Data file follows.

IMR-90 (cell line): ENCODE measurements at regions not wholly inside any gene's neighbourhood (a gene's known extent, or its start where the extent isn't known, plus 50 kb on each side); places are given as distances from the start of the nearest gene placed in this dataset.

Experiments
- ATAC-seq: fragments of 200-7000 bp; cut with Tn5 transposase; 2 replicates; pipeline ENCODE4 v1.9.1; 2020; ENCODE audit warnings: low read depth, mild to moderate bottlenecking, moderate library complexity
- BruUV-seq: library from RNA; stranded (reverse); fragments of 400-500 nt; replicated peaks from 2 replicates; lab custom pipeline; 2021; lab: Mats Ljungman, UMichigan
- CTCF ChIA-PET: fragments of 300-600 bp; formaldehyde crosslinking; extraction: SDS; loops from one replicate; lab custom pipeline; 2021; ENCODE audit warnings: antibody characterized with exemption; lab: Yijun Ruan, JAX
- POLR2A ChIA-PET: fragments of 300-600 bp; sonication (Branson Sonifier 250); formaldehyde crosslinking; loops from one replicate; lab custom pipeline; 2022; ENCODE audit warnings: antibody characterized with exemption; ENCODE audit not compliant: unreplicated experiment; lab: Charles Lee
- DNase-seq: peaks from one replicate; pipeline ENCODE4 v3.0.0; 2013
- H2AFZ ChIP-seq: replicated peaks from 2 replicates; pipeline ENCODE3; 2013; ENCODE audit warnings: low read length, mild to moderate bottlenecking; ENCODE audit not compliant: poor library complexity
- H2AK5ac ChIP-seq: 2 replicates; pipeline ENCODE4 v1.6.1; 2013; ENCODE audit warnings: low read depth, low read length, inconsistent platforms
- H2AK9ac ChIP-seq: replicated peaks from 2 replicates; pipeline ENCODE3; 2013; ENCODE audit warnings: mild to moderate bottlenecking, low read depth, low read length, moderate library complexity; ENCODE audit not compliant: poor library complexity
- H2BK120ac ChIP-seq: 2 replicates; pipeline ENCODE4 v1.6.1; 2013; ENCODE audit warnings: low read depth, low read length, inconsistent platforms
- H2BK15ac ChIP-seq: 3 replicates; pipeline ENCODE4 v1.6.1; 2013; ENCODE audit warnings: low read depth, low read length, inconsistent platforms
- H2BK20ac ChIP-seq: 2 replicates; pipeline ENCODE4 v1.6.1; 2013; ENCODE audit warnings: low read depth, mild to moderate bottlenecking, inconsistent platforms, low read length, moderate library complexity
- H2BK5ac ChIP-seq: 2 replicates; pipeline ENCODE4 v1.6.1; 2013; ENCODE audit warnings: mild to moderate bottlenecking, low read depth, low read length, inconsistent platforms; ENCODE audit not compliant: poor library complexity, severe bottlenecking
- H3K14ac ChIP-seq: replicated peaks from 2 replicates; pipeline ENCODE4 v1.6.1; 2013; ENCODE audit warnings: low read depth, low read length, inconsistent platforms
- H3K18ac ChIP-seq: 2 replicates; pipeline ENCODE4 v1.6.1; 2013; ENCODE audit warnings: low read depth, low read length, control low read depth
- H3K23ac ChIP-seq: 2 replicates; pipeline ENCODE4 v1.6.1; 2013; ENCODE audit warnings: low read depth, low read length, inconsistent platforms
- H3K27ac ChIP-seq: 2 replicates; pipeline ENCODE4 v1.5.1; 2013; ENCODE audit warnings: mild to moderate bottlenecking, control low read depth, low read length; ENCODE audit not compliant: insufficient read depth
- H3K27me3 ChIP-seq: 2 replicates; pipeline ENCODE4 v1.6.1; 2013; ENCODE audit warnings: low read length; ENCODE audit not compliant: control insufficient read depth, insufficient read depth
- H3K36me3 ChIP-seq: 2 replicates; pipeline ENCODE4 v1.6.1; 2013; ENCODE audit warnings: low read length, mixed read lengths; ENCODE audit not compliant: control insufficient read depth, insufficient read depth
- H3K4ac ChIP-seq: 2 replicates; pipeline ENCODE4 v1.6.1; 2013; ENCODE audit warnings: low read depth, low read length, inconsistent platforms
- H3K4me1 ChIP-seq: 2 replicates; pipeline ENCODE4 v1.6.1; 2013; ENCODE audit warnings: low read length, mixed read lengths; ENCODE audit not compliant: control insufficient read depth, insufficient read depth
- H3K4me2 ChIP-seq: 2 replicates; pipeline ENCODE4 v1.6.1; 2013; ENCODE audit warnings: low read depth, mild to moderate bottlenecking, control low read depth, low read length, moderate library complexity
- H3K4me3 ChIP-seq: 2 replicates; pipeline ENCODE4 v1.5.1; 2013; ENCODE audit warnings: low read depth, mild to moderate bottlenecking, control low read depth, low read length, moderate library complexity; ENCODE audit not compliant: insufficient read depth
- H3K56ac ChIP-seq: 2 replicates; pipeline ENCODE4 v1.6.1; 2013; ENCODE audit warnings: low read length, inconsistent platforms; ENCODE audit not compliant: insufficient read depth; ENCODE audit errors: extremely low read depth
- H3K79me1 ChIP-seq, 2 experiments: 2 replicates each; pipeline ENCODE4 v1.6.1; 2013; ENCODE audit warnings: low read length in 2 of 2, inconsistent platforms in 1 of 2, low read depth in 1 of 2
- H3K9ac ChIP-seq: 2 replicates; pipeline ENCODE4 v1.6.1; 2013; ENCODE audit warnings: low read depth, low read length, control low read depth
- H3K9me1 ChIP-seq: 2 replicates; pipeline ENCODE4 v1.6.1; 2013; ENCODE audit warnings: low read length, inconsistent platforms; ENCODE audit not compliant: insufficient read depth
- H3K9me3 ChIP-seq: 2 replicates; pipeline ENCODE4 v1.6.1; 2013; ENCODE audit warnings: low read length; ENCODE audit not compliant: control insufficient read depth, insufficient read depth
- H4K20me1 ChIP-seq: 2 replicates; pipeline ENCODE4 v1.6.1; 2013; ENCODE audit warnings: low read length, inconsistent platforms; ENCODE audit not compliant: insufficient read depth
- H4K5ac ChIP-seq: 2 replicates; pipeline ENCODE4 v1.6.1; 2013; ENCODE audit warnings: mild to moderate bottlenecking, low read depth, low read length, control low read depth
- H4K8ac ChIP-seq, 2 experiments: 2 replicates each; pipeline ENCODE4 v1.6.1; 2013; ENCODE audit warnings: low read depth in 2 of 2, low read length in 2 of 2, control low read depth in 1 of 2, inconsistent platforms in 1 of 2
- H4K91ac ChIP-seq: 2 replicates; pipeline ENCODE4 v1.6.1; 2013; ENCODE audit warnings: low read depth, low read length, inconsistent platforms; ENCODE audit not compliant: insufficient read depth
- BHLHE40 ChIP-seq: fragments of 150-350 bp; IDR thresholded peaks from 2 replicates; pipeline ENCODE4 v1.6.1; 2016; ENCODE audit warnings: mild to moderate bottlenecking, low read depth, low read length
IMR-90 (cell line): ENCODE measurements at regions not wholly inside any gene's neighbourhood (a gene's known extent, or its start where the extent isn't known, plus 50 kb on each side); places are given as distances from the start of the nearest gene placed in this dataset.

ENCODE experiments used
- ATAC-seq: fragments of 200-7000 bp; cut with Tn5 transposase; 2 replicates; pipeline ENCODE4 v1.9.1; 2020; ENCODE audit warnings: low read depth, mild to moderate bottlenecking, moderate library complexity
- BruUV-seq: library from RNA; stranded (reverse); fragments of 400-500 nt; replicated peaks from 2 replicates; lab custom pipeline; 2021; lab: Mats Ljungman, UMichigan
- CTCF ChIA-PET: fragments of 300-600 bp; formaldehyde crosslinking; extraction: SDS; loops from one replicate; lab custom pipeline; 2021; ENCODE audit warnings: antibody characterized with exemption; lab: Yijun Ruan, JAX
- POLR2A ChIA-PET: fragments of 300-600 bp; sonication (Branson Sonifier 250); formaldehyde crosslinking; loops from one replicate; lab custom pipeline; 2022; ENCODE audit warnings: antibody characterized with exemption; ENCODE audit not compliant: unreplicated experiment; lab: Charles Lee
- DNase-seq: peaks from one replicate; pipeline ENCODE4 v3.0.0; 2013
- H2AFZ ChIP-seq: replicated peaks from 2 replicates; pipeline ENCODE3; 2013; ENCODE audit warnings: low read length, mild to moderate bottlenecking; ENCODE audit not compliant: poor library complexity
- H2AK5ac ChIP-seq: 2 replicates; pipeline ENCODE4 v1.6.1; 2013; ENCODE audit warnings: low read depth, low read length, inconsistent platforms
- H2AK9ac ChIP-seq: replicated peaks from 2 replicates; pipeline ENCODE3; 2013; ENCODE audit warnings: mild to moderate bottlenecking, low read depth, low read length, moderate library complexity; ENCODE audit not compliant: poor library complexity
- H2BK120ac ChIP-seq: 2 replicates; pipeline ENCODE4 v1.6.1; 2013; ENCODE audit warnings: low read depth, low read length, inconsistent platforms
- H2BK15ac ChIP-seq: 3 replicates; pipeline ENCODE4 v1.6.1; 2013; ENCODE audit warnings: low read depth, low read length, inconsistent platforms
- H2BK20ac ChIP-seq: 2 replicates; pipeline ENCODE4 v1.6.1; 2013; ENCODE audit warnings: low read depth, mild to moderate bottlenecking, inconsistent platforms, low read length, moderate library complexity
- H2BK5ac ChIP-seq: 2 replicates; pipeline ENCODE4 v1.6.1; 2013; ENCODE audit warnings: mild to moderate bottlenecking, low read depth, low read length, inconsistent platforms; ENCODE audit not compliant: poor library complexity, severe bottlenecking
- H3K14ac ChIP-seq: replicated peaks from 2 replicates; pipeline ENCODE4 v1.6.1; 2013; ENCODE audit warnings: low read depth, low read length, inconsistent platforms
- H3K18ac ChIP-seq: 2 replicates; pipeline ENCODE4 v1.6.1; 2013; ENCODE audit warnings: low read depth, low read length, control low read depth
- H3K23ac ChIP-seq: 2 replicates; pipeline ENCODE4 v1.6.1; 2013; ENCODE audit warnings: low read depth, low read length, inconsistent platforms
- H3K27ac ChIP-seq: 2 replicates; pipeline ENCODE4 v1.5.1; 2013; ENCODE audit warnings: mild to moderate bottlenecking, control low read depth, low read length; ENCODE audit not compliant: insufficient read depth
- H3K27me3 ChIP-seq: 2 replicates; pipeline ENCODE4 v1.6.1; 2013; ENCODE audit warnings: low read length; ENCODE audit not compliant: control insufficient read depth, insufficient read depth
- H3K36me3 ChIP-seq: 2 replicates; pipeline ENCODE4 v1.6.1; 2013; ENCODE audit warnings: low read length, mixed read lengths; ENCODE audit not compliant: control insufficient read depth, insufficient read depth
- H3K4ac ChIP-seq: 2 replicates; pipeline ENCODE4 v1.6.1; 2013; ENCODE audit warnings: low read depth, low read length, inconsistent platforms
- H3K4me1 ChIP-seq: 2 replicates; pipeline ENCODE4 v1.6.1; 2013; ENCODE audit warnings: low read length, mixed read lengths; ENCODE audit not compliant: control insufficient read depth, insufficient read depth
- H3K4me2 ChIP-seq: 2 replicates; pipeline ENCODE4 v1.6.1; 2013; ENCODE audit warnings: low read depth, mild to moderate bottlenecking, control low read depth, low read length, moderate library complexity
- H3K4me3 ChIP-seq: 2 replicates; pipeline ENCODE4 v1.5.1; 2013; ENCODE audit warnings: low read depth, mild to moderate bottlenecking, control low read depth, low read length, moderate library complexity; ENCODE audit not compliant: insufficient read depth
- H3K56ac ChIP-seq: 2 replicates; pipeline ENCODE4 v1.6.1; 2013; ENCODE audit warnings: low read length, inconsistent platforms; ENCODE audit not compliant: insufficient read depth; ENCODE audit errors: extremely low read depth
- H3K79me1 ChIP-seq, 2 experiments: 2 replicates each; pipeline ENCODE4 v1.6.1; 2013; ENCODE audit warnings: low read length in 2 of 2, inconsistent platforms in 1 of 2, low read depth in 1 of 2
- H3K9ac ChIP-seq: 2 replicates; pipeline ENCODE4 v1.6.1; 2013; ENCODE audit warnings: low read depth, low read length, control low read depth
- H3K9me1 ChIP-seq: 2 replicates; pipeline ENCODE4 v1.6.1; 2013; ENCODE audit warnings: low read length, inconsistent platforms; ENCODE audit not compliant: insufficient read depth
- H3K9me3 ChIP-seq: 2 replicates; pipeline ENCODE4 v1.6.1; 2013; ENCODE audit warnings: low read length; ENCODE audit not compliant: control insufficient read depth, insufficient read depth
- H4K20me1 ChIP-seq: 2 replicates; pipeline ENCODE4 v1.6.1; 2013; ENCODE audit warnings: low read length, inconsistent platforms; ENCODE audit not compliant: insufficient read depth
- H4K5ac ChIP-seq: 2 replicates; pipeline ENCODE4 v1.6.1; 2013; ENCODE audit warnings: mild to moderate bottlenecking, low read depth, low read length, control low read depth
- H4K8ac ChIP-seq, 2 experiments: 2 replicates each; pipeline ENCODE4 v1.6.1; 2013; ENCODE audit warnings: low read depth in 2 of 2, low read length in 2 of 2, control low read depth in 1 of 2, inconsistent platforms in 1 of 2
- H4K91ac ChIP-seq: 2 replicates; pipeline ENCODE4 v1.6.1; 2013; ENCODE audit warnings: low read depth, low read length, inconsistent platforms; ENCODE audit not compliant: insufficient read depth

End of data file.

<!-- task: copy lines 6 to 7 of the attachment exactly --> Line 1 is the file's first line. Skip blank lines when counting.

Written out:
- POLR2A ChIA-PET: fragments of 300-600 bp; sonication (Branson Sonifier 250); formaldehyde crosslinking; loops from one replicate; lab custom pipeline; 2022; ENCODE audit warnings: antibody characterized with exemption; ENCODE audit not compliant: unreplicated experiment; lab: Charles Lee
- DNase-seq: peaks from one replicate; pipeline ENCODE4 v3.0.0; 2013